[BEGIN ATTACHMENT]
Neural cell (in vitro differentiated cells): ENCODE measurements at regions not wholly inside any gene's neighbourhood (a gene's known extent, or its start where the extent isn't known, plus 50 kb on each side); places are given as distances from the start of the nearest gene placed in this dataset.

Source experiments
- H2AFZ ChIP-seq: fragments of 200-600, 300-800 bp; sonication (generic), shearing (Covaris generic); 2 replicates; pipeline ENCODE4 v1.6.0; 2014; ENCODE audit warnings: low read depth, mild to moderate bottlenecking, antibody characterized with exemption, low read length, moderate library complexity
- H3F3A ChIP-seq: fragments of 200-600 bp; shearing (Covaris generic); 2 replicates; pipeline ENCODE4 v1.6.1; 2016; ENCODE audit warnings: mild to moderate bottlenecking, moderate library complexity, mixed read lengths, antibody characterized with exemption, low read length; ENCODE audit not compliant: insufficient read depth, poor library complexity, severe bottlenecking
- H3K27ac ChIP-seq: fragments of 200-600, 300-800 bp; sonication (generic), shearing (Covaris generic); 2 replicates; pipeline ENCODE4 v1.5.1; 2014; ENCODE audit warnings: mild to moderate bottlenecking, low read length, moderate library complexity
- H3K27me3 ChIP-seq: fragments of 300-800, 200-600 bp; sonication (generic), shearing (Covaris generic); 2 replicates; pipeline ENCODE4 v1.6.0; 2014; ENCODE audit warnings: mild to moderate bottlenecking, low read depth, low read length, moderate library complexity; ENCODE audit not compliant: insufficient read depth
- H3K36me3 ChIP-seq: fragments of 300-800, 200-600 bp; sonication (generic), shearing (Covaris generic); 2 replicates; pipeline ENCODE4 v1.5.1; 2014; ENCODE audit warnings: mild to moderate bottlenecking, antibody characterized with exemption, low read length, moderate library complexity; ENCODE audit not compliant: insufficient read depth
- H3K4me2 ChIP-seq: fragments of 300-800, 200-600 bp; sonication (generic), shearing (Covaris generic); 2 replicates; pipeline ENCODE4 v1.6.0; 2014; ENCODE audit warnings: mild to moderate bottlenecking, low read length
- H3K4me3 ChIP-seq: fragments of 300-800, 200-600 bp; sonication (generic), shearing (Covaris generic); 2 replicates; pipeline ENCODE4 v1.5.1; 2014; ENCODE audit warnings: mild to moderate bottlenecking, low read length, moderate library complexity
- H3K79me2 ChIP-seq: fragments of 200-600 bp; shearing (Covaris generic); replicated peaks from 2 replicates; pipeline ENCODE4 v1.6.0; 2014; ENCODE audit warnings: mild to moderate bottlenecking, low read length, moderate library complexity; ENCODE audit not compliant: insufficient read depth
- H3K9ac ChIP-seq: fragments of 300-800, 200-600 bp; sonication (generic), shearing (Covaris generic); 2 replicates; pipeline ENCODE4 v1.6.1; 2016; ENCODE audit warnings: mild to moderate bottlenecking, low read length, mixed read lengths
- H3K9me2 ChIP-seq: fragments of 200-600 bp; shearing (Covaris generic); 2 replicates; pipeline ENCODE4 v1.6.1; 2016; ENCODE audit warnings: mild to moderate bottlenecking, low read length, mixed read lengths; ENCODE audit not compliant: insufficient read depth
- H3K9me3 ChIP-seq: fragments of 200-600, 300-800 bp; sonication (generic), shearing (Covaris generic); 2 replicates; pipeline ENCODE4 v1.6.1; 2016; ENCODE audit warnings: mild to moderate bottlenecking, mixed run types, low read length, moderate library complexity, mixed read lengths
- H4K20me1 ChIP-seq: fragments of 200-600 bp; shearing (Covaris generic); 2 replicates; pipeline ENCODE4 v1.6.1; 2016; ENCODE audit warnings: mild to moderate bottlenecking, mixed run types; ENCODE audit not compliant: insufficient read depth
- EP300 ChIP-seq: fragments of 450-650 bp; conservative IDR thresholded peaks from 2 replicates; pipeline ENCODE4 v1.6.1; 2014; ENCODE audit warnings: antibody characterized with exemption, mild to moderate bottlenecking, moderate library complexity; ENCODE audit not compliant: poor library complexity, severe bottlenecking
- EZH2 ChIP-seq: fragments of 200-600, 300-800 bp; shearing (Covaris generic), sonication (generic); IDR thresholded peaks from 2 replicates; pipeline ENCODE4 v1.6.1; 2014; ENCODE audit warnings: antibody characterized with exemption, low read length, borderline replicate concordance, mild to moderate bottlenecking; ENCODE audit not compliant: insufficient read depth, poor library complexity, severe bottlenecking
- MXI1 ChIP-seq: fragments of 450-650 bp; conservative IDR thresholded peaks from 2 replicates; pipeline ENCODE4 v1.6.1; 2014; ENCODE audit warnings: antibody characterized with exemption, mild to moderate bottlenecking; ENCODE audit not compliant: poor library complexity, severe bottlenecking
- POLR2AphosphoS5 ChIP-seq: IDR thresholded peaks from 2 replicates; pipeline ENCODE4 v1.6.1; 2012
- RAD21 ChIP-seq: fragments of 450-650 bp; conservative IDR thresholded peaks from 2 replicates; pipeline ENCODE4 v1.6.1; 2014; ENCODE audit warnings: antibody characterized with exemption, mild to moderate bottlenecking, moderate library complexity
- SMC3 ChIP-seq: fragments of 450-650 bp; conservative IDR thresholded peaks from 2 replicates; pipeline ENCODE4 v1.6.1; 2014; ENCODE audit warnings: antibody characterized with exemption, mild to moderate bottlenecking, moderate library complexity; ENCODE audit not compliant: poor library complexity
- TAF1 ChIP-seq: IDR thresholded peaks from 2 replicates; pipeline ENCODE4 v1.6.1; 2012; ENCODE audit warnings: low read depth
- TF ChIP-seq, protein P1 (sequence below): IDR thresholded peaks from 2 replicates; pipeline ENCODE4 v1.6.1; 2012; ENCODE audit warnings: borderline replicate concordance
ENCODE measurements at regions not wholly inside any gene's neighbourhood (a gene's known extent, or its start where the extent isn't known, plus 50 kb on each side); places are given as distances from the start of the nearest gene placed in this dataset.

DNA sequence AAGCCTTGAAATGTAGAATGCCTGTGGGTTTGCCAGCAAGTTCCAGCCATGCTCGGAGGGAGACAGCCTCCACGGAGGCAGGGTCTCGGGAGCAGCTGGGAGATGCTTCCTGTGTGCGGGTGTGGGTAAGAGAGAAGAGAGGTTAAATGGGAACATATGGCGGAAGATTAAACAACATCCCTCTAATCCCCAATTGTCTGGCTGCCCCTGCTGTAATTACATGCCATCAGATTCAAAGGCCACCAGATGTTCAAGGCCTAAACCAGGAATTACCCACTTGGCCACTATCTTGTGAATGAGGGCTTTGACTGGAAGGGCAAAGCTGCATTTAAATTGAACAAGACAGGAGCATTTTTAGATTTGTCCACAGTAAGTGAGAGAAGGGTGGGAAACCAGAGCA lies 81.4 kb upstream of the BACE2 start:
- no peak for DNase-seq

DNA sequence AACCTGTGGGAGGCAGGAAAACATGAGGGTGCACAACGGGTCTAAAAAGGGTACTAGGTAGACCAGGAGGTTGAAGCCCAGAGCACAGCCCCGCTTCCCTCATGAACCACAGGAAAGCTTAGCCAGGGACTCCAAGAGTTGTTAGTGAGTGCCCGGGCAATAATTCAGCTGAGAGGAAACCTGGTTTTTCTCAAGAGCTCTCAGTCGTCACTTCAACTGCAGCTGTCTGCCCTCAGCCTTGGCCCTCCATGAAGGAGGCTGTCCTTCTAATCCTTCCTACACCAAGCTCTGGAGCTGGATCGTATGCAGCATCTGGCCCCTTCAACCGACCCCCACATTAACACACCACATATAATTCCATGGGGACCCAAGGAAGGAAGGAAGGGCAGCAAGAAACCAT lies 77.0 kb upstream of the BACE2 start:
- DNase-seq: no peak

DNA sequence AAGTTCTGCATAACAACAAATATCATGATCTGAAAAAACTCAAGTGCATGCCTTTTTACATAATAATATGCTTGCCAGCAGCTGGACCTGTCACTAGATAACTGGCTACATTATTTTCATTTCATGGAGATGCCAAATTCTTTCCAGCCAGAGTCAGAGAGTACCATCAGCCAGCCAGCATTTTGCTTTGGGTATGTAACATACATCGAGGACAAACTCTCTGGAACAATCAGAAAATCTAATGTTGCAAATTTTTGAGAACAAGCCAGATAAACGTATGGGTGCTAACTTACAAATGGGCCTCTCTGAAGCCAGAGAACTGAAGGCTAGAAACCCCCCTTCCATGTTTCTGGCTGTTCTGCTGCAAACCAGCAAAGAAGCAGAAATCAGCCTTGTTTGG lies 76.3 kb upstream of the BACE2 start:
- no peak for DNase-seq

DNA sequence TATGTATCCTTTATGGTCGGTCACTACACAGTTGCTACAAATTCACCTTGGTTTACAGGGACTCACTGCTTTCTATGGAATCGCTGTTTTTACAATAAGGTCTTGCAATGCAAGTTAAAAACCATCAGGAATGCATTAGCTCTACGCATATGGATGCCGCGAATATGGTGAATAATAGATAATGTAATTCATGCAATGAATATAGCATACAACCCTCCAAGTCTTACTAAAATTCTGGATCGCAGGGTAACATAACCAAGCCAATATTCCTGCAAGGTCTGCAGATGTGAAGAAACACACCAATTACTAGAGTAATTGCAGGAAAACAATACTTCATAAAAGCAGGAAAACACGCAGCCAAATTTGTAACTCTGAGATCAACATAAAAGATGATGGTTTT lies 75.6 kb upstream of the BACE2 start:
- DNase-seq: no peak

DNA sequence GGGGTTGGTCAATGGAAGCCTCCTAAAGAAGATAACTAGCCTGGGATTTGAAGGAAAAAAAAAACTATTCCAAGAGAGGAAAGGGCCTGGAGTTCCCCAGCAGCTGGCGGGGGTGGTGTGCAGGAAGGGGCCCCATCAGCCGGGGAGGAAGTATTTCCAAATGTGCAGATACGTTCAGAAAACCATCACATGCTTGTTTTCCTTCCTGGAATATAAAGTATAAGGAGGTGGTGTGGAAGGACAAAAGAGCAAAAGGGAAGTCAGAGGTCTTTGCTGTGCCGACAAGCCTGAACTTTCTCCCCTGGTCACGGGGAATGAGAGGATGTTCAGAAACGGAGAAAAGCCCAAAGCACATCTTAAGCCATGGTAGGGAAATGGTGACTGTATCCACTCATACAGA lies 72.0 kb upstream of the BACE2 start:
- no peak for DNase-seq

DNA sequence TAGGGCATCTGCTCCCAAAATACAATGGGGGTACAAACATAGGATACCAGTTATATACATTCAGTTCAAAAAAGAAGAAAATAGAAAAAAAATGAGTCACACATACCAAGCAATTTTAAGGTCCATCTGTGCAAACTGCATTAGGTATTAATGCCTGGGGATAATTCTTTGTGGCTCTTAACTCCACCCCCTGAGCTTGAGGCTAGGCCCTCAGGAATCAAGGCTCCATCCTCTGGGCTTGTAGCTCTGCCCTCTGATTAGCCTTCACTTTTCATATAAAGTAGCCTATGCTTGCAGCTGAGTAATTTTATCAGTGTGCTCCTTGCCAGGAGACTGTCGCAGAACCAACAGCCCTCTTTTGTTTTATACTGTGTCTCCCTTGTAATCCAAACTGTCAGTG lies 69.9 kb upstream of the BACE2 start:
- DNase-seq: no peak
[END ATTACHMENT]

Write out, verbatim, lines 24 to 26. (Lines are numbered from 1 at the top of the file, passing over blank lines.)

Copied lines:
DNA sequence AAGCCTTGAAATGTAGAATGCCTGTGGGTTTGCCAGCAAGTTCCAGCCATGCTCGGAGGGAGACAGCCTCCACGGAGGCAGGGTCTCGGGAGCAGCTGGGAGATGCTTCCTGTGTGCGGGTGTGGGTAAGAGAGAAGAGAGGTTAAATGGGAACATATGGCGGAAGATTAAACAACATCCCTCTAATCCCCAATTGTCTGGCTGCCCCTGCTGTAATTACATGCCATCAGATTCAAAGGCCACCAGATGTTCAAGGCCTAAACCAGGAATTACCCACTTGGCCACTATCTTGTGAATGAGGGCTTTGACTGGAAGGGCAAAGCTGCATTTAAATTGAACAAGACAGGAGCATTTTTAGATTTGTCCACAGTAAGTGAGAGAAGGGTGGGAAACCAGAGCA lies 81.4 kb upstream of the BACE2 start:
- no peak for DNase-seq

DNA sequence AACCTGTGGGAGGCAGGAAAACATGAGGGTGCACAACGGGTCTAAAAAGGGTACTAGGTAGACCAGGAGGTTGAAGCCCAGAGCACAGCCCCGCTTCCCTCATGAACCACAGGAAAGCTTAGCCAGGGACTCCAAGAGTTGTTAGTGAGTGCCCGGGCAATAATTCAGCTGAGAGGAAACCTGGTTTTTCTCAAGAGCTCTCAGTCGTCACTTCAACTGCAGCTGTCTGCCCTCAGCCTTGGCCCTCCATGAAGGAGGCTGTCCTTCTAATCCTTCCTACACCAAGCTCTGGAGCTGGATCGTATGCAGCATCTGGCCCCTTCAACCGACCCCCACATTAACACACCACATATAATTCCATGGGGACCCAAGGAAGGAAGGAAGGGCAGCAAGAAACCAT lies 77.0 kb upstream of the BACE2 start: